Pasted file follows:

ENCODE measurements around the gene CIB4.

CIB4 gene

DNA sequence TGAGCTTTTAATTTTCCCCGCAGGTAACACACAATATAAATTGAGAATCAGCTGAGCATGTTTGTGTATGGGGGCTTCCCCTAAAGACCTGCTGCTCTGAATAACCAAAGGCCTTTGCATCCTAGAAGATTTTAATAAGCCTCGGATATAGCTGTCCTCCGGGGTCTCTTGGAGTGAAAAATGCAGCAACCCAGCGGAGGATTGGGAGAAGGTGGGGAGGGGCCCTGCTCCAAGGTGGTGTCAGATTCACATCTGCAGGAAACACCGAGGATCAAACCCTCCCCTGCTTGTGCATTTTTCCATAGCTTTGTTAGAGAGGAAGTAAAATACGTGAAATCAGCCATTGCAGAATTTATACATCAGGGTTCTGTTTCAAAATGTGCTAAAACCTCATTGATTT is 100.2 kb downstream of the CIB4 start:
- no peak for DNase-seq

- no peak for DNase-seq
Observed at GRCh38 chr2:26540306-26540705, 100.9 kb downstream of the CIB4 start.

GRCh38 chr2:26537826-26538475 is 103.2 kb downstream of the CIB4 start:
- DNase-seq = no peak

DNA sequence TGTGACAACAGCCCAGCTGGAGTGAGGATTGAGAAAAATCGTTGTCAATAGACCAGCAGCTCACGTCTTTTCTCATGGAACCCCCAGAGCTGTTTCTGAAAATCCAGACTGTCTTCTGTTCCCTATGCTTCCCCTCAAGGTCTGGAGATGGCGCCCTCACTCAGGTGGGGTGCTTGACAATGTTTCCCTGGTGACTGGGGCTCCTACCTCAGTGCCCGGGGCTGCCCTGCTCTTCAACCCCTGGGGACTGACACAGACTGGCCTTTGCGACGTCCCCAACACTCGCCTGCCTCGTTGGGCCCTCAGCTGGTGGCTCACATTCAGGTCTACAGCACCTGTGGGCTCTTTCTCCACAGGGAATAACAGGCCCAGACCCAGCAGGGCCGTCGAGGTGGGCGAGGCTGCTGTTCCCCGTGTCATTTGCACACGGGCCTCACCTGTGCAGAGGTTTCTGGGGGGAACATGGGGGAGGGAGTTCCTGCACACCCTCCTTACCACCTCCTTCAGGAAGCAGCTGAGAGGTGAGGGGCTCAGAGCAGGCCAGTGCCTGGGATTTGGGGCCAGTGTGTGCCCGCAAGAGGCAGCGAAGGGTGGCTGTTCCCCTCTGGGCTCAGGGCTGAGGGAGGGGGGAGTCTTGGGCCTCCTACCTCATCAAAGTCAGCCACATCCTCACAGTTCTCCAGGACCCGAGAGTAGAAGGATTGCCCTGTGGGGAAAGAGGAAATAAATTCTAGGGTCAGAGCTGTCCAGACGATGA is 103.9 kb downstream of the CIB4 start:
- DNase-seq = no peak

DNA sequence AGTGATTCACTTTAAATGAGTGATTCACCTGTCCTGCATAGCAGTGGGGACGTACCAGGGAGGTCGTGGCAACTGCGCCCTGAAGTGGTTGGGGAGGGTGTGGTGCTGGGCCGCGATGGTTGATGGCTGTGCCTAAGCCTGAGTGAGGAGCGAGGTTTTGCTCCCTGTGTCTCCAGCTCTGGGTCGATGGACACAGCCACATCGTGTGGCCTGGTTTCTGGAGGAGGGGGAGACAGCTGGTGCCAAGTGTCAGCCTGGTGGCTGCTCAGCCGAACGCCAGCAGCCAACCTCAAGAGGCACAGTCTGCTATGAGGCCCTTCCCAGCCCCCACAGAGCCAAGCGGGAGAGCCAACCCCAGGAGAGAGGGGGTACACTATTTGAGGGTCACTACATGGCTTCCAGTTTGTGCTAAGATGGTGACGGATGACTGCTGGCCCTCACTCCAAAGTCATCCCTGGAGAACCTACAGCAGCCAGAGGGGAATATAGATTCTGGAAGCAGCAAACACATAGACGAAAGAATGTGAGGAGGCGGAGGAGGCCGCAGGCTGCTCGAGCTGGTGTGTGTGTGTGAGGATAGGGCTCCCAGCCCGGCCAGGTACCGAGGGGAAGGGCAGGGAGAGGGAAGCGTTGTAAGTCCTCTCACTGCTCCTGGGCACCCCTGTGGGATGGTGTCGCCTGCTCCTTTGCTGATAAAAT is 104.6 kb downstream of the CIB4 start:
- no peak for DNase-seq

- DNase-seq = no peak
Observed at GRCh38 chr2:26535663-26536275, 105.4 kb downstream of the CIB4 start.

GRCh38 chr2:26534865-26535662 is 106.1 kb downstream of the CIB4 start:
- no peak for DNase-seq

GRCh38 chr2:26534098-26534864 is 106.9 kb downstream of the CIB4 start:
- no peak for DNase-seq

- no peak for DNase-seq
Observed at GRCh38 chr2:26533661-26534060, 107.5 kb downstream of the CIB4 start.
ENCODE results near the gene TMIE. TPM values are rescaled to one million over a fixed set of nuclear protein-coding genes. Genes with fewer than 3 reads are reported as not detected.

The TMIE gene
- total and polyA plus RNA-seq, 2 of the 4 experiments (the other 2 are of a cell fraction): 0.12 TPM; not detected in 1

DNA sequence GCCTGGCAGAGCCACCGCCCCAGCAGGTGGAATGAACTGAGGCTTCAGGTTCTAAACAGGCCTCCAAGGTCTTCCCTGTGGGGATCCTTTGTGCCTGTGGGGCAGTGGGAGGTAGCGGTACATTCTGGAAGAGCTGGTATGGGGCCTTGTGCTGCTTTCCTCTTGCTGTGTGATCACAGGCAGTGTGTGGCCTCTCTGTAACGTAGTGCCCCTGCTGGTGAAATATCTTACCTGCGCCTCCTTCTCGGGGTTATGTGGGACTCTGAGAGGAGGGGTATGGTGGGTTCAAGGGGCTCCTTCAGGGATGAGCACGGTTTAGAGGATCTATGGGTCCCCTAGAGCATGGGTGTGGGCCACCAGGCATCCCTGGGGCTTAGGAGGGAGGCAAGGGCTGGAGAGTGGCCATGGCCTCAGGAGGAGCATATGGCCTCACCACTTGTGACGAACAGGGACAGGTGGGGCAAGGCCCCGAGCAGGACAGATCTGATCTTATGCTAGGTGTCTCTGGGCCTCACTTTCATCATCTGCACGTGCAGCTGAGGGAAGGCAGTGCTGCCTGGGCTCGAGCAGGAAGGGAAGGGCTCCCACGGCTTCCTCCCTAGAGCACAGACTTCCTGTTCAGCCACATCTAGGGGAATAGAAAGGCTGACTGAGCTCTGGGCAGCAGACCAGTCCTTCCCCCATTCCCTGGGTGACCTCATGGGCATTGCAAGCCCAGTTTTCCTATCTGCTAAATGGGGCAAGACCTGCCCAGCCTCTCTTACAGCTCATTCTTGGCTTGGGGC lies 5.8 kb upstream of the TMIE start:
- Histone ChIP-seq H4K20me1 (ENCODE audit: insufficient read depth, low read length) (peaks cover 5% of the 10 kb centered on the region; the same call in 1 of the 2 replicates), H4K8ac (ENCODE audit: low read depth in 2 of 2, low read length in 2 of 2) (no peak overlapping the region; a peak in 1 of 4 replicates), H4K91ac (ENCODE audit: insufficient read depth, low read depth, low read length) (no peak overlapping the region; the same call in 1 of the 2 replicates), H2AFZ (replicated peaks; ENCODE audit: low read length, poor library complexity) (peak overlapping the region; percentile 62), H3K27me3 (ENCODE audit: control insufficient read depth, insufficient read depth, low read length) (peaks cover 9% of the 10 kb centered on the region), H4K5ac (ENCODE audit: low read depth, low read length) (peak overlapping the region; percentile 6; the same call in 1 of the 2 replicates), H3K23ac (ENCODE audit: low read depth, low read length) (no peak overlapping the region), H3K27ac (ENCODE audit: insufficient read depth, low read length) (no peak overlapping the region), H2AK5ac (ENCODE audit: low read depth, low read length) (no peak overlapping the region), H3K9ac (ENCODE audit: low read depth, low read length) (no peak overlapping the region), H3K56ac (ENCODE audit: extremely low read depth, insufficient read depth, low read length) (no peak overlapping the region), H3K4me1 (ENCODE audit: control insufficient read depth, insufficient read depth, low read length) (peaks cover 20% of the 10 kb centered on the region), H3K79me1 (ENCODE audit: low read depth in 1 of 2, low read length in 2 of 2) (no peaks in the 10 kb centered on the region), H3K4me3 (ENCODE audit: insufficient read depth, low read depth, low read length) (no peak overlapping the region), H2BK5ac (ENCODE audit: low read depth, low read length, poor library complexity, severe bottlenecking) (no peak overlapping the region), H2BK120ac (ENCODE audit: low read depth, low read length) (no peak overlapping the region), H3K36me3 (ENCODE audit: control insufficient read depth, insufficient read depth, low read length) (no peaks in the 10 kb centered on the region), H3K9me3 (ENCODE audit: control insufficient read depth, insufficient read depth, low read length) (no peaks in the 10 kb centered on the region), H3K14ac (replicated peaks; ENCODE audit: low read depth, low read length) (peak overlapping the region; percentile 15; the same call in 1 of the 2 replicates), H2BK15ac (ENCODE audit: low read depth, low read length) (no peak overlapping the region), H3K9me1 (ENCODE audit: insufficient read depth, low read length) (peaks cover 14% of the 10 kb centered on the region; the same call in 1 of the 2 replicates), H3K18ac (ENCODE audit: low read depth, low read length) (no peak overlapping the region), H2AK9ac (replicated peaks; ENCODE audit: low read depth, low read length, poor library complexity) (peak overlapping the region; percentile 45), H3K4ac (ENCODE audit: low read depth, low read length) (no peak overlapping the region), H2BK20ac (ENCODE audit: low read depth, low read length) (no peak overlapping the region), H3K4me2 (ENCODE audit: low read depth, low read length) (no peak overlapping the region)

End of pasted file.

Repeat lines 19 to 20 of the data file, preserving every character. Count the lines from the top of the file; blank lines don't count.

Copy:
- no peak for DNase-seq
Observed at GRCh38 chr2:26533661-26534060, 107.5 kb downstream of the CIB4 start.